FORT LAUDERDALE, Fla. - New York Yankees owner George Steinbrenner has gone to great lengths to maintain his dollar-driven dynasty, but - believe it or not - the acquisition of superstar Alex Rodriguez is not about The Boss' flexing his substantial economic muscle.
This time, it's personal.
Steinbrenner has bought more than his share of American League pennants and World Series trophies, and he certainly is not above doing that again, but his motivation for pushing the Yankees' payroll near $200 million is much more complicated.
It is about a rivalry with the Boston Red Sox that has never been more visceral.
It is about the loyalty of two pitchers who have moved on to help another team rise up against him.
It is about a group of small-market teams that ganged up to punish the Yankees for their financial success and grab millions in a revenue-sharing program aimed at cutting them off at the knees.
It's even about improving AL East teams in Baltimore and Toronto who could pose a long-range threat to the existing balance of power in the division.
It is about a team under siege from several directions.
Remember, it was Red Sox chief executive Larry Lucchino who threw down the gauntlet last winter when he labeled the Yankees "The Evil Empire" after they signed international stars Hideki Matsui and Jose Contreras to rich contracts. Then Boston came within an extra-inning home run of keeping the Yankees out of the World Series.
The classic rivalry dates to baseball's Golden Era, but the Yankees have always found a way to trump the Red Sox. Steinbrenner just did it again, after Boston acquired power pitcher Curt Schilling and reliever Keith Foulke and came close to getting Rodriguez for difficult outfielder Manny Ramirez in December.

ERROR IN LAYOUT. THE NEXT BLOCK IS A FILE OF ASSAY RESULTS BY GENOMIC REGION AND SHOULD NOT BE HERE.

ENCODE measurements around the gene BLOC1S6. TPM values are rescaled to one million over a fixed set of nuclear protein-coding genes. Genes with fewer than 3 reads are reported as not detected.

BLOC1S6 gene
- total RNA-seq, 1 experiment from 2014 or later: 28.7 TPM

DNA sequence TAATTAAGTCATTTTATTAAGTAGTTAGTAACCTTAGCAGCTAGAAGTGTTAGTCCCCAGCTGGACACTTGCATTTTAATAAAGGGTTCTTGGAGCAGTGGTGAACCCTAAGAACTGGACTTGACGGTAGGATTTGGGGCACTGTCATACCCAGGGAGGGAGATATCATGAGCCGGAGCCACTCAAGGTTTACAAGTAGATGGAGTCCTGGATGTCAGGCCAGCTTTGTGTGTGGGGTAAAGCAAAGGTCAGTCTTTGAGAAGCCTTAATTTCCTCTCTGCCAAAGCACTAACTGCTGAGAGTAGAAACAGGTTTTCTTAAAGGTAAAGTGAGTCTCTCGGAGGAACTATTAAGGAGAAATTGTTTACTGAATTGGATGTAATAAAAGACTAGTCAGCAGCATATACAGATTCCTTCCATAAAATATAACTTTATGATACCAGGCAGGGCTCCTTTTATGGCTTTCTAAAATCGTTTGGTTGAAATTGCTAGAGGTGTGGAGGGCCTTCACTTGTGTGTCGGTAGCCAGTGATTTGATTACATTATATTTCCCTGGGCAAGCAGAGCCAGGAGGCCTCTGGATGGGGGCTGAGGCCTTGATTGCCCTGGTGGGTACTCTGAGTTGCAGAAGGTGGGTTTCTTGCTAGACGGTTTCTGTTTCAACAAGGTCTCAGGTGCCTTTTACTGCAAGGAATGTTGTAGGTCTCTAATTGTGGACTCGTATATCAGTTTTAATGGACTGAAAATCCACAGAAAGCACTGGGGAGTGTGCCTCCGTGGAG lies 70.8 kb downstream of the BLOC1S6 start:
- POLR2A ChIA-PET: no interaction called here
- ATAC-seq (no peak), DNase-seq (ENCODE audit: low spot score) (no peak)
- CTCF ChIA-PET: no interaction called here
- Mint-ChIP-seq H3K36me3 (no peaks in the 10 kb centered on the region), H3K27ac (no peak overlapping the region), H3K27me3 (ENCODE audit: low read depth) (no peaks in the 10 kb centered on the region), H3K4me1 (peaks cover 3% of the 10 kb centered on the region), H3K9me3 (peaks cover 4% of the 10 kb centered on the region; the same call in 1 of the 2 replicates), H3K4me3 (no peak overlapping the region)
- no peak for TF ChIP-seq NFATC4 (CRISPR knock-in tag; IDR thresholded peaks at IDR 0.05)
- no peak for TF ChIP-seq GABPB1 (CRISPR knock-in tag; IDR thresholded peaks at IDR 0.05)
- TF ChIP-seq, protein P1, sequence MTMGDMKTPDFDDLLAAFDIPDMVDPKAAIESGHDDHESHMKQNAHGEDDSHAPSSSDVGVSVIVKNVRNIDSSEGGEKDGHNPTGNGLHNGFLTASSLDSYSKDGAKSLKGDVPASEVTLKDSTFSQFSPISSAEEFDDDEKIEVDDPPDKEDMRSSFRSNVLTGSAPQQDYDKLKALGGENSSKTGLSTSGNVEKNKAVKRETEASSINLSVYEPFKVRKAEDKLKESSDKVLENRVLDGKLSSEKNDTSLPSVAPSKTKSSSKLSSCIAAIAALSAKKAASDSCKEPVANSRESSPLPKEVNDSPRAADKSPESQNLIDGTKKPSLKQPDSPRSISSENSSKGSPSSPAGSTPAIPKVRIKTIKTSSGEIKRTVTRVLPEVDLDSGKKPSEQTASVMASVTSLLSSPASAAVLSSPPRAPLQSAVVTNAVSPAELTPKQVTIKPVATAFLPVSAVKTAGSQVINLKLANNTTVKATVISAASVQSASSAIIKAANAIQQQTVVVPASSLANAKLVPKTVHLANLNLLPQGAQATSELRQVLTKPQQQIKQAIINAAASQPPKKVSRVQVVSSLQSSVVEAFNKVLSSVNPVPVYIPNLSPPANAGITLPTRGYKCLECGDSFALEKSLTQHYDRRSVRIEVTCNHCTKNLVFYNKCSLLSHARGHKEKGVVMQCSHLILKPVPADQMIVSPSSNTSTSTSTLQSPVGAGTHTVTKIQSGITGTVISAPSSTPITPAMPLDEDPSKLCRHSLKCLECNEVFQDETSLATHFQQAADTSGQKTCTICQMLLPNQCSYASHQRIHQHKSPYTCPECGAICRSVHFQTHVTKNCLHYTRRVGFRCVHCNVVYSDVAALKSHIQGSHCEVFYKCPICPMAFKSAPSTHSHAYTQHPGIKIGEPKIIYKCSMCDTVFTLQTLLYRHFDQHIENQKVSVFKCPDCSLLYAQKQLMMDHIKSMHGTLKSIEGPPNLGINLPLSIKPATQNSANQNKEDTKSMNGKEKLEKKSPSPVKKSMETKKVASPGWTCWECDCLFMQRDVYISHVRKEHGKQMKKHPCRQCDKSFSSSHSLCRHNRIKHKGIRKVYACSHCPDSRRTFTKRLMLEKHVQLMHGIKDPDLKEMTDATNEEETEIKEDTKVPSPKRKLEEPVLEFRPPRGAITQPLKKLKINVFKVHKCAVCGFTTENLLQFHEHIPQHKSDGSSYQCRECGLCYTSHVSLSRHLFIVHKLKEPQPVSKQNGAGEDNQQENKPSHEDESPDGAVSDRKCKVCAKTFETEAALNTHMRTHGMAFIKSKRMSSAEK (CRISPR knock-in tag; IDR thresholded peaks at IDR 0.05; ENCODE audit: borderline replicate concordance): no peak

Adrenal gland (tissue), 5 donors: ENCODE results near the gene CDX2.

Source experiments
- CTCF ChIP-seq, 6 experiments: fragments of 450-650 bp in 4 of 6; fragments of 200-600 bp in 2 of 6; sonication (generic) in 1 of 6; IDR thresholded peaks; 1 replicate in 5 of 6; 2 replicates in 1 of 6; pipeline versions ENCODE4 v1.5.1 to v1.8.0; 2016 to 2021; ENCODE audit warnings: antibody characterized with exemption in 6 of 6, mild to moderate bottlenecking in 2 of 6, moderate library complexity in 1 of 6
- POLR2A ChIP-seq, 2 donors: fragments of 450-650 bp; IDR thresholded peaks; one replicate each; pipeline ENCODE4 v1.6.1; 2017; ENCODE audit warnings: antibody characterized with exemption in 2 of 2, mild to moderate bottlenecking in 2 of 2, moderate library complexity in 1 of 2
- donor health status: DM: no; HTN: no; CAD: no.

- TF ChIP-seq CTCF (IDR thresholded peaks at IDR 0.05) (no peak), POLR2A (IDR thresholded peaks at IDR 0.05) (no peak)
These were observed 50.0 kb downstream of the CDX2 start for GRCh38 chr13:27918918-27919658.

The Yankees spent most of the winter reacting. Andy Pettitte jumped to the Houston Astros as a free agent and lured fellow Yankee Roger Clemens out of retirement for one more shot at the postseason, maybe even against their old team in the 2004 World Series. They were quickly replaced with Kevin Brown and Javier Vazquez, with free-agent slugger Gary Sheffield thrown in to offset the loss of Nick Johnson in the Vazquez deal.
The Rodriguez deal was different, even though it was made after the Yankees lost third baseman Aaron Boone to a severe knee injury. General manager Brian Cashman acquired third baseman Mike Lamb from the Rangers to compete with a group of in-house candidates for the position. It was a hole, but it wasn't a crisis that required a $112 million solution ... especially when the loss of Alfonso Soriano in the deal created a new void at second base.
Steinbrenner acquired Rodriguez because everyone assumed that he wouldn't. He thumbed his nose at the revenue-sharing crowd by pumping up his payroll to the point where he'll have to contribute millions more to small-market teams.
The arrival of Rodriguez also sends a message from Steinbrenner to the Orioles and the Blue Jays: If you were waiting around for my team to get old and fall off the mountaintop, it might be a long wait.